Existential Risk and Global Inequity
Existential risks, defined as risks of catastrophic scope to a population, include risks from bio- and geo-engineering, robotics and artificial intelligence, and anthropocentric environmental damage. My project question is whether global inequity should be considered an existential risk or simply a factor that influences such risks.
Technology, Poverty and Economic Development
In this project I note that while ICT leads to the growth of enterprises in developing countries, such technology is effectively unavailable for those in severe poverty; with the result that social inequality has been worsened by their introduction. In addition, to the extent that poor countries lack the capacity to properly dispose of items like cell phones and laptops, the use of ICT in poor, African countries increases global pollution. I therefore argue that such technology does not necessarily yield a net positive socio-economic effect in developing countries.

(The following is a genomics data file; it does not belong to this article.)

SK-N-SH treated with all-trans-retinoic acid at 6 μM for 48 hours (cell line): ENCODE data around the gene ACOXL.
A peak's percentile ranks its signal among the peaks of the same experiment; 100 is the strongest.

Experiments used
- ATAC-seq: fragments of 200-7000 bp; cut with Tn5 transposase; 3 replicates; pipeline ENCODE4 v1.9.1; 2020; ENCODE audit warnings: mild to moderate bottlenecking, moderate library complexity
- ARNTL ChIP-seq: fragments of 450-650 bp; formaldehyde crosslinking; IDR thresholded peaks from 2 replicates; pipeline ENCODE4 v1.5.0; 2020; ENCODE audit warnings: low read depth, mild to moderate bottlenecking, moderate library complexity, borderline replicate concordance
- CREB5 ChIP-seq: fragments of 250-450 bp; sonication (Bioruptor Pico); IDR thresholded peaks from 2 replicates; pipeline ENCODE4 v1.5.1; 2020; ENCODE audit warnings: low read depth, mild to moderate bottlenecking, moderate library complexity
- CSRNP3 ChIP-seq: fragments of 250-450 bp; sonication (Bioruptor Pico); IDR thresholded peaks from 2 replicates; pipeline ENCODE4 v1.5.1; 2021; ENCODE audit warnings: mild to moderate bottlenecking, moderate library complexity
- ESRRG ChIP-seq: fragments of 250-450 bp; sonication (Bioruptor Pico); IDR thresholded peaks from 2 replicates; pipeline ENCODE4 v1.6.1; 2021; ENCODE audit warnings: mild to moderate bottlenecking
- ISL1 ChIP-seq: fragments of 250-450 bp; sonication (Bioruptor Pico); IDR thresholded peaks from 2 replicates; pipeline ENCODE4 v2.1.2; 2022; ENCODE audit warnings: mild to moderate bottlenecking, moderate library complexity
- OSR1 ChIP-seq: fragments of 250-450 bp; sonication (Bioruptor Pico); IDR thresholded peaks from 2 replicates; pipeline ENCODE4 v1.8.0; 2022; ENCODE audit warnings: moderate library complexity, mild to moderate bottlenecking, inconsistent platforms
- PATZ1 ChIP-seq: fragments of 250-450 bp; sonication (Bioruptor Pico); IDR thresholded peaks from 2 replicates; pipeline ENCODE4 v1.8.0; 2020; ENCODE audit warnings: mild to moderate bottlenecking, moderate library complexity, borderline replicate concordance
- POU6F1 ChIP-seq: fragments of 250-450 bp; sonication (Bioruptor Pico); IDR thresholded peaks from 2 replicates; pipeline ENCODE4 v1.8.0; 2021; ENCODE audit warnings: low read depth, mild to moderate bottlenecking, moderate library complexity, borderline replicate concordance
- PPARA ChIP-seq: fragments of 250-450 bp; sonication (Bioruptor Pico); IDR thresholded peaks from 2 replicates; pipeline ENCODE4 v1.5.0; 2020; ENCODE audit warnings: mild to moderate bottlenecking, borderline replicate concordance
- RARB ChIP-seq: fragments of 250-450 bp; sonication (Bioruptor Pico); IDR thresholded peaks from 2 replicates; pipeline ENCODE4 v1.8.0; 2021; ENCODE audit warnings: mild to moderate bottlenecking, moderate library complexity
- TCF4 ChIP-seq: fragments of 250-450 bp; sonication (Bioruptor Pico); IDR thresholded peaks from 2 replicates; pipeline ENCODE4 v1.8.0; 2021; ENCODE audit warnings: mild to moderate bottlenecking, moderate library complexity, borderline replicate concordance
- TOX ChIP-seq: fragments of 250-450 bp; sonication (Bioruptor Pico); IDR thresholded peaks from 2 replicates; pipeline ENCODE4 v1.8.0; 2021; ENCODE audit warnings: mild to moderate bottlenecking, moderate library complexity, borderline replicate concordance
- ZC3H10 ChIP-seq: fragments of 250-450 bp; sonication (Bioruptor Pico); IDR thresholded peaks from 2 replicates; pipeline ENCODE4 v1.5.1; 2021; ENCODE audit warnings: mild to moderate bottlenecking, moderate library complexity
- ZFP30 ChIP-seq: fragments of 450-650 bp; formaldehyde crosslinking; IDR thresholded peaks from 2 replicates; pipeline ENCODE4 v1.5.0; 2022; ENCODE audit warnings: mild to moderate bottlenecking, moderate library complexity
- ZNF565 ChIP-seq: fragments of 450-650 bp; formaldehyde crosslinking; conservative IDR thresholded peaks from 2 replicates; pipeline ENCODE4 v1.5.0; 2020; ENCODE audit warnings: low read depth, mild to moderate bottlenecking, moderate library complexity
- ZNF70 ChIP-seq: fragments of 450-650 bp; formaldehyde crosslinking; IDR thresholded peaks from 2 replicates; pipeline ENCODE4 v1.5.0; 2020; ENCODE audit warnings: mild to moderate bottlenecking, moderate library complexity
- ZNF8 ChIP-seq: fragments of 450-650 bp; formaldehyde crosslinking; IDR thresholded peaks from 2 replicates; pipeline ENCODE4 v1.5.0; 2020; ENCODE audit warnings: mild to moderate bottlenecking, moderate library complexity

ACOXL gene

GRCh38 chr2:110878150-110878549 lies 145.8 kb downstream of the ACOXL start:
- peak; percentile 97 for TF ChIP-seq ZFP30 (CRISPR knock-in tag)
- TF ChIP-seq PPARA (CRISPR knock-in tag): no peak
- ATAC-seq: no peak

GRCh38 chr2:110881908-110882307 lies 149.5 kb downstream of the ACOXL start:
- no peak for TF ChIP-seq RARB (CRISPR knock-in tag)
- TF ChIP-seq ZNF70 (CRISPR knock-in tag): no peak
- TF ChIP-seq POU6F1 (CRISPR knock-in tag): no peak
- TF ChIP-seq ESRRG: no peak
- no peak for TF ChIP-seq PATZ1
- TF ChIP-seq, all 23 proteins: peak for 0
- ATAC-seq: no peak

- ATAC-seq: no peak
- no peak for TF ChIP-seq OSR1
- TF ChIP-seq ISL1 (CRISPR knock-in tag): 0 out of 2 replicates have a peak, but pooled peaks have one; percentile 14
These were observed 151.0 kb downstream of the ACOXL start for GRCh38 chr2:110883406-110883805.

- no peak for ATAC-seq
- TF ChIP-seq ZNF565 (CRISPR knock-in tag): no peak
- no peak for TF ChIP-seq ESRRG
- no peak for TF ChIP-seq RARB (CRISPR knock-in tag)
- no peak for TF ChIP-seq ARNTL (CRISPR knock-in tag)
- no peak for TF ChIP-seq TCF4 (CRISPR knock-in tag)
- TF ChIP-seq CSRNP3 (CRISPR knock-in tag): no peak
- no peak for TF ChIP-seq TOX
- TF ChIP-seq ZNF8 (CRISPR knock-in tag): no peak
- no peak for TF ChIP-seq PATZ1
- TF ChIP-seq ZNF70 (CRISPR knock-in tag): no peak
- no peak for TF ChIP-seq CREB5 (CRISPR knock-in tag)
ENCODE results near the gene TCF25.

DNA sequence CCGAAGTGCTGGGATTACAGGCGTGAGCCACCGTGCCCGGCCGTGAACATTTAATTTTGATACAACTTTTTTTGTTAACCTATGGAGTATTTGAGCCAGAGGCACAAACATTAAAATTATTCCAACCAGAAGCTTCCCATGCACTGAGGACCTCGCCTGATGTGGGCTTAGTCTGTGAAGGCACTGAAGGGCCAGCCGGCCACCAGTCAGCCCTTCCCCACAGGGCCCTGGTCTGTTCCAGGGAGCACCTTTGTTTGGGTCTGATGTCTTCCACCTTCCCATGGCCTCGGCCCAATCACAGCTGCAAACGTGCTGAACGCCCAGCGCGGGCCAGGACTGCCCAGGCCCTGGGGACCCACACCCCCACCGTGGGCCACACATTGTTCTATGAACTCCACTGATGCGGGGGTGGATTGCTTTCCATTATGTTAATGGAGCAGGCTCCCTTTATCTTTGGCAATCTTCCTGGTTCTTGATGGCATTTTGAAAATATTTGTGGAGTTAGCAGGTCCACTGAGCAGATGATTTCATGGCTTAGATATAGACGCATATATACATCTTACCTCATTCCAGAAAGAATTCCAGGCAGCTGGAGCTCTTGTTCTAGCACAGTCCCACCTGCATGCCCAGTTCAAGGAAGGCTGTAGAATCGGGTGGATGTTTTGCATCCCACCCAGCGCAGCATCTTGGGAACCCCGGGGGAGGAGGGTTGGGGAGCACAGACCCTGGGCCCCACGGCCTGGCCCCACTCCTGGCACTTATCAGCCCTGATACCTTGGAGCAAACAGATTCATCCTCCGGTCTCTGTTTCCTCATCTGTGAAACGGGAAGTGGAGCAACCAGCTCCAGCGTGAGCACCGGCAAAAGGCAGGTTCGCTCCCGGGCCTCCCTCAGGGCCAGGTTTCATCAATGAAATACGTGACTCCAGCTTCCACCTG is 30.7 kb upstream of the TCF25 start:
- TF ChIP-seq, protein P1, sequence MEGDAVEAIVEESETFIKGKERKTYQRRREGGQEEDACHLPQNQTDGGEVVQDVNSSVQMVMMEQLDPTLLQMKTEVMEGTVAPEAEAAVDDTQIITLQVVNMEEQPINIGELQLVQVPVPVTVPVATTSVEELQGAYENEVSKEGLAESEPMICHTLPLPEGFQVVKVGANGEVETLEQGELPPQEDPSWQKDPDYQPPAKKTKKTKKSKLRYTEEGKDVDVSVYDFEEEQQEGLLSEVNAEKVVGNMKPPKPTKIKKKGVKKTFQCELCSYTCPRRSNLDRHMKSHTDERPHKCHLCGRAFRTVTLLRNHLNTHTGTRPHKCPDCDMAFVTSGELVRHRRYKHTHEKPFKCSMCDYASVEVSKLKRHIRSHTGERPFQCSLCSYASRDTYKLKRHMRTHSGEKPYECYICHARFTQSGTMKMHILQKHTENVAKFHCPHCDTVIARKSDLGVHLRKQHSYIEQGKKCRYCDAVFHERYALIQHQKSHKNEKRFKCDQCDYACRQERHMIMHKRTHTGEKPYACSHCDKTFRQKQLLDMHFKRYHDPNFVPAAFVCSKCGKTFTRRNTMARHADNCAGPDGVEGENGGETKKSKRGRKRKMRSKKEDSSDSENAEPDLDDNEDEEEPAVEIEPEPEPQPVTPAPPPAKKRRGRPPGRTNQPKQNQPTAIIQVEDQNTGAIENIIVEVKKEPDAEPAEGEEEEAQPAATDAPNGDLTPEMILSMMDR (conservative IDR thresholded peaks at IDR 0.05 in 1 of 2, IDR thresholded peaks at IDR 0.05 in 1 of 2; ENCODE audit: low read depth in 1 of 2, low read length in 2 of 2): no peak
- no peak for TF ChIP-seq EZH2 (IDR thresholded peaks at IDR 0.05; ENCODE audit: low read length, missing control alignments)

Contextual Minorities and the Arbitrariness of Social Ascriptions
I rely on Frantz Fanon and Axel Honneth’s work on (social) recognition to develop my concept contextual minorities. To do this, I utilize the concepts of intersectionality, locationality and personal identity to explore the relationship between status and social ascription.